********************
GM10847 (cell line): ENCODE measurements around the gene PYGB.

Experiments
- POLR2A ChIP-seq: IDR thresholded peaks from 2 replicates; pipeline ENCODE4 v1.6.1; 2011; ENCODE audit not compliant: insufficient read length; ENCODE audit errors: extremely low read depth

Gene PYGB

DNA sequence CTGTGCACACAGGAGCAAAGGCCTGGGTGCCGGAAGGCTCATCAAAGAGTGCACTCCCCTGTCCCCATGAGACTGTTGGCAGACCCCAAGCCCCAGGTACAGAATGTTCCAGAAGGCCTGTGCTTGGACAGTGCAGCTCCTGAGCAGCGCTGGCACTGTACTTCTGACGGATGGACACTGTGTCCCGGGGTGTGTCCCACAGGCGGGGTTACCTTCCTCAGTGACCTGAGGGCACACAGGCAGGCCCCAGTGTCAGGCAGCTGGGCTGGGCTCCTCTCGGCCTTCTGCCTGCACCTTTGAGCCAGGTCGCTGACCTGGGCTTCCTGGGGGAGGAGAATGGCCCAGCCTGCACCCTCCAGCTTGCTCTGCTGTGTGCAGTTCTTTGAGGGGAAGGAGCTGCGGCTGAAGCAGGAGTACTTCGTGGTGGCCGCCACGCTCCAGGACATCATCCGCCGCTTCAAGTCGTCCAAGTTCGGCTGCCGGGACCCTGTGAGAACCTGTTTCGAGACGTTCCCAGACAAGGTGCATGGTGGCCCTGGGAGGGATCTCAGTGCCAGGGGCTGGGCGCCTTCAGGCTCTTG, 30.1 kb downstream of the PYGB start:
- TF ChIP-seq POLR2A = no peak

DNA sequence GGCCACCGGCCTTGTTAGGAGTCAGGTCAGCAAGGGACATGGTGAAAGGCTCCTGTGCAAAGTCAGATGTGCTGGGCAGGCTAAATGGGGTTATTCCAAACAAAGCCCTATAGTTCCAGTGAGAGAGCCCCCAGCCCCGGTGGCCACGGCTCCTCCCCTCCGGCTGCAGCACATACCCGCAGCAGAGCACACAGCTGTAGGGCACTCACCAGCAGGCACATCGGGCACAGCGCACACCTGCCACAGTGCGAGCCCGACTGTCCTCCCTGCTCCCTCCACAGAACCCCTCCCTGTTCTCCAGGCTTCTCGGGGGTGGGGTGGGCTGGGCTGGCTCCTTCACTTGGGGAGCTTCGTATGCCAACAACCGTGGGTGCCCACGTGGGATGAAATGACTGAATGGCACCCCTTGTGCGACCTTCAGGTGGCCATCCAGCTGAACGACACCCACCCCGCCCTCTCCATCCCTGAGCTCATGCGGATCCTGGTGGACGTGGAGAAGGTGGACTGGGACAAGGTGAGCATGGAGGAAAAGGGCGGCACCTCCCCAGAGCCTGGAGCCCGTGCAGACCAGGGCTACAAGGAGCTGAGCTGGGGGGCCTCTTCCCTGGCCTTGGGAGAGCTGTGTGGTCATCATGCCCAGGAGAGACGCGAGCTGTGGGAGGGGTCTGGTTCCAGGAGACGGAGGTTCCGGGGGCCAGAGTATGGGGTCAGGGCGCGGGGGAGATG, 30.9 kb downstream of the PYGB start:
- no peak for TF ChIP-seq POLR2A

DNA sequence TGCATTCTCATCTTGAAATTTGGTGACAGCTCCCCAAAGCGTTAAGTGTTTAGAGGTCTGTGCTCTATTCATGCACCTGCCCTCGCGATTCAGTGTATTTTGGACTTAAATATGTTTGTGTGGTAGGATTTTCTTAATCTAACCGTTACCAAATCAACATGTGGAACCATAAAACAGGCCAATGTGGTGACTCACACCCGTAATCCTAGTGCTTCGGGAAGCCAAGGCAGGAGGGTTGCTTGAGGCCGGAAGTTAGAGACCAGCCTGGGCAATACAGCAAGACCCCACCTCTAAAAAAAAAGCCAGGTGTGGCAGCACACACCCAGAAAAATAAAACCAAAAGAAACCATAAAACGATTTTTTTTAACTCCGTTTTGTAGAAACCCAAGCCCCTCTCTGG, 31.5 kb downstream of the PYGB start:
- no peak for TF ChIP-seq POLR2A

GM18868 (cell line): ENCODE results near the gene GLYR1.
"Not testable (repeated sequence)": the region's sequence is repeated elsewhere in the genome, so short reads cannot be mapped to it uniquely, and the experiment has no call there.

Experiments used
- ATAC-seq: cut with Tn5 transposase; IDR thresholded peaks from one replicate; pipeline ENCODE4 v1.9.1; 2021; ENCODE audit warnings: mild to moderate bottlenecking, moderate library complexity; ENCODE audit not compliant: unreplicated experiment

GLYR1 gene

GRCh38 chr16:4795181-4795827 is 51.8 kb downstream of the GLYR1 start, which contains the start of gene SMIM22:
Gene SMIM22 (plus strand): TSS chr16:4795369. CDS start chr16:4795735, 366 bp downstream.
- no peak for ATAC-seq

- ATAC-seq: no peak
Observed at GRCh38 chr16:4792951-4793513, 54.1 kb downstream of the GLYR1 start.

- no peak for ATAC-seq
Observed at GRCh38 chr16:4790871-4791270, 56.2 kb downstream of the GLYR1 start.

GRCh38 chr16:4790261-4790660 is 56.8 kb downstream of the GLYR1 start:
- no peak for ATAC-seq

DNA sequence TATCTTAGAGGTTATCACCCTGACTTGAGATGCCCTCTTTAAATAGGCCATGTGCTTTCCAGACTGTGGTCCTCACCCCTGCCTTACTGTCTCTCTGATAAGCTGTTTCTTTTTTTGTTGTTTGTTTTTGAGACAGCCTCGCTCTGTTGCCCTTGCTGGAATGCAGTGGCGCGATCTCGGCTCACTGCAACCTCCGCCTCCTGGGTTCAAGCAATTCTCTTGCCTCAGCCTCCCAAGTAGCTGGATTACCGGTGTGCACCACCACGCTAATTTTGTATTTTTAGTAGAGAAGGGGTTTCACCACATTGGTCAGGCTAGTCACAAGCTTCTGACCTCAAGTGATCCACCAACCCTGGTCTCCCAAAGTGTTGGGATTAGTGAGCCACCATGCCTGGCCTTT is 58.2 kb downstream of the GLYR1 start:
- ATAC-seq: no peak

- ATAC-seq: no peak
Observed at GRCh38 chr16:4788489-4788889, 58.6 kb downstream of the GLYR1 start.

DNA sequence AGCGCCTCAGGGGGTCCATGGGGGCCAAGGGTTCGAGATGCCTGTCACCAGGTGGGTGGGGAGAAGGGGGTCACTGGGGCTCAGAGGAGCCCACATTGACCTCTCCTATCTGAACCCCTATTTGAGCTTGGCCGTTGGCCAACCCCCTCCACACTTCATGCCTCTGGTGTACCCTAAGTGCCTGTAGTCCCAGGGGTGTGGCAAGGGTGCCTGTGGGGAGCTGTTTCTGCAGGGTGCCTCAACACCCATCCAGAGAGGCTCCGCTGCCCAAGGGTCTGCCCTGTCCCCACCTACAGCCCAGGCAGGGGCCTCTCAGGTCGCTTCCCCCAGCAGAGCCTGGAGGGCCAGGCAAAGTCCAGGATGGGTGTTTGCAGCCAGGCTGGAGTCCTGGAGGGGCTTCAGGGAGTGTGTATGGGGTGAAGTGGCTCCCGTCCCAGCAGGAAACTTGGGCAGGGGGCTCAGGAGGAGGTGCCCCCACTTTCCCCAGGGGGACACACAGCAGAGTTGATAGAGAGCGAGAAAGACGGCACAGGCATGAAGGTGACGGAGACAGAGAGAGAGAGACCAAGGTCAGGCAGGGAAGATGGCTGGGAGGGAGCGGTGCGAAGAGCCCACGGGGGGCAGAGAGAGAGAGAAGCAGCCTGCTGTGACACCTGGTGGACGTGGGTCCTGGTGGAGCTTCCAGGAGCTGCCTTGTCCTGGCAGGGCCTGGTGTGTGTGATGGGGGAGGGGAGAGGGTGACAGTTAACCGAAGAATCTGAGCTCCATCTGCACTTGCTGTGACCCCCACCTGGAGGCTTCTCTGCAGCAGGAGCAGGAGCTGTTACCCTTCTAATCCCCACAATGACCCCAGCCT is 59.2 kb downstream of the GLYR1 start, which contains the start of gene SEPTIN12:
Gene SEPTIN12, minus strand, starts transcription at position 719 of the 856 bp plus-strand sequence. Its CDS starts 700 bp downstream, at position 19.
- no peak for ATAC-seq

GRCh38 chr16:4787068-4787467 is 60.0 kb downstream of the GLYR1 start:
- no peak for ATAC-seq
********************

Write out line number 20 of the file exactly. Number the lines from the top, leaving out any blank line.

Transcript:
Observed at GRCh38 chr16:4792951-4793513, 54.1 kb downstream of the GLYR1 start.